A different kind of abstinence

As regards sex education, the Soviet Union is probably best described as having none. Zero. Utter bupkis.

One observer opines: “There is no doubt that communism in its Soviet version has been one of the most repressive sexual systems that ever existed, worse than most religions, and on a par with nazism.” Here is a recent reminiscence by someone from a Soviet member state:

Indeed, no one ever discussed how babies were born. My sister believed our dad found her in his vomit. For some reason he thought that was the most suitable explanation. I had a better story. I was purchased by my older sister at a diamond store. It is fun to reminisce about such stories but there is a deeper question to address in the former Soviet Union. How to encourage people to both use contraceptives and to have babies? First of all, schools and families should raise awareness.

My anatomy teacher in ninth grade did not want to deal with students giggling. So for the sake of discipline in class, she skipped chapters that talked about sex and reproduction. Some of us bothered to skim through them on our own. It was the closest we ever got to the topic.

(The reason she mentions encouraging people to have babies is that Russia and some of the other former Soviet Republics are undergoing a dramatic demographic crash at the moment.)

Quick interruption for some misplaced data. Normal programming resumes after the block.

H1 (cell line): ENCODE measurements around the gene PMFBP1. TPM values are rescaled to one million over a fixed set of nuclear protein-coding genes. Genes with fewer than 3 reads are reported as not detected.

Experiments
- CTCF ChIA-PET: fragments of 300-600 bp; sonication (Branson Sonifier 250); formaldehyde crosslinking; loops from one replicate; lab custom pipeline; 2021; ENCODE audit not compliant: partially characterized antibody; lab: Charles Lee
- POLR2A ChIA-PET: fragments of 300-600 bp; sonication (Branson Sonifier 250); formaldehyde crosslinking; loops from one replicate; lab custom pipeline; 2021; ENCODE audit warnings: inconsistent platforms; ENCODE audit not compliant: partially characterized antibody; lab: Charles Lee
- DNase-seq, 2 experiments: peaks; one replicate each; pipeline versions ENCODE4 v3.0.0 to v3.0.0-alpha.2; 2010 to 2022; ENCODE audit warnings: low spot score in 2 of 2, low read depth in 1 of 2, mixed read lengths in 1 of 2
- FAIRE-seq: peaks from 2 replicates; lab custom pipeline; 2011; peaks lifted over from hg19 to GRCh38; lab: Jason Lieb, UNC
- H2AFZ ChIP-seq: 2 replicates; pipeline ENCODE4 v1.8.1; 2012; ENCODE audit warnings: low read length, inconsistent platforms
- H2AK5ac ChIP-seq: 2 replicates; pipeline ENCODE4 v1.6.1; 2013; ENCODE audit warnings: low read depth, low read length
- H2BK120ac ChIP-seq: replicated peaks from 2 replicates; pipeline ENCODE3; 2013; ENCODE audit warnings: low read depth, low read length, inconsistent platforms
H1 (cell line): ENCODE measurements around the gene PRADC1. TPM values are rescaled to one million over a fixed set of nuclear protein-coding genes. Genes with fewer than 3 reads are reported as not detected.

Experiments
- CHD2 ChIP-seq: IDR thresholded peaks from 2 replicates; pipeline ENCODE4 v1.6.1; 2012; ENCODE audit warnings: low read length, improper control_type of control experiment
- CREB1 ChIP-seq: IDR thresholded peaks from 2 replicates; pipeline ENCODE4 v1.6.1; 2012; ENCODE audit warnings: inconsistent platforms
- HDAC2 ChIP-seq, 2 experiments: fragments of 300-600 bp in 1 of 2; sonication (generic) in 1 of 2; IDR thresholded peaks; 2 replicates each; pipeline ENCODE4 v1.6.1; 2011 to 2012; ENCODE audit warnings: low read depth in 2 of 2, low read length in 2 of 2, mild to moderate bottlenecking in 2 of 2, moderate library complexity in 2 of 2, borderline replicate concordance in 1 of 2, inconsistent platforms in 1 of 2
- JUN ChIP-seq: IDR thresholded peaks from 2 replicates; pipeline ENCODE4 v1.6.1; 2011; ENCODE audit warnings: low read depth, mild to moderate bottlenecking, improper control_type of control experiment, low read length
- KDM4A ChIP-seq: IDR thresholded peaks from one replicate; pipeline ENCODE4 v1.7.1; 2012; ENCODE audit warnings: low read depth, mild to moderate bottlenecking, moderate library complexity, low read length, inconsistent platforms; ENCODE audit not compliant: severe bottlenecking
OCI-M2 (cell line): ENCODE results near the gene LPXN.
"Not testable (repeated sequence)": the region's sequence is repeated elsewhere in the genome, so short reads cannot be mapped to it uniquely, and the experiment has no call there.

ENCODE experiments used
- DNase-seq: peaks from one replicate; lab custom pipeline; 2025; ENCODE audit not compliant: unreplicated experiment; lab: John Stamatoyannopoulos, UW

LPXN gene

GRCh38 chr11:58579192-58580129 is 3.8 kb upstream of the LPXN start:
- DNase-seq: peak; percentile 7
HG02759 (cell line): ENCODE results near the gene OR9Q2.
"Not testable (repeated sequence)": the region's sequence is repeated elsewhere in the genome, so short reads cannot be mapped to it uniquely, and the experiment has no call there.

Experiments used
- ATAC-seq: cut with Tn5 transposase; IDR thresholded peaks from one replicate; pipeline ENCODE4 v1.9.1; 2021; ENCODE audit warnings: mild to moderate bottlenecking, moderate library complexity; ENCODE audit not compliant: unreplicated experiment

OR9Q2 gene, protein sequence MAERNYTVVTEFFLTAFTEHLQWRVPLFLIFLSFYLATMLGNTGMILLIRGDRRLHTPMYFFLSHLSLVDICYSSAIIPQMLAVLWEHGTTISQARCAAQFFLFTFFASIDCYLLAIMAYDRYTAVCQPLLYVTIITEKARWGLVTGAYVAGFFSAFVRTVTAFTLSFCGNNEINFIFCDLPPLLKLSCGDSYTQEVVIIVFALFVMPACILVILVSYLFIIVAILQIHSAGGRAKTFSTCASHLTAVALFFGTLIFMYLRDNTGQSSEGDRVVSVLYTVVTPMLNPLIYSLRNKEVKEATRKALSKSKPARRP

Continue reading ‘A different kind of abstinence’

Where does that highway lead to?

At the Overman hearings in the Senate, which had resumed on February 11 [1919], the government was calling witnesses, all of them former or current government officials who described heinous scenes in which Bolsheviks committed unconscionable atrocities. The Bolsheviks had caused indescribable chaos in Russia, said the witnesses. One man who had spent time in Petrogradi.e. St. Petersberg/Leningrad. Soviet-era joke: Where were you born? St Petersburg. Where did you grow up? Petrograd. Where do you live? Leningrad. Where would you like to live? St Petersburg. testified that many of Russia’s misfortunes were due to the influx of Jewish agitators from New York’s Lower East Side.

“How would you describe these Bolshevik forces so that the average man would understand them and their composition?” a senator asked one witness.

“Like a mob of Captain Kidds with the exception that they operated by land instead of on the water,” the witness responded.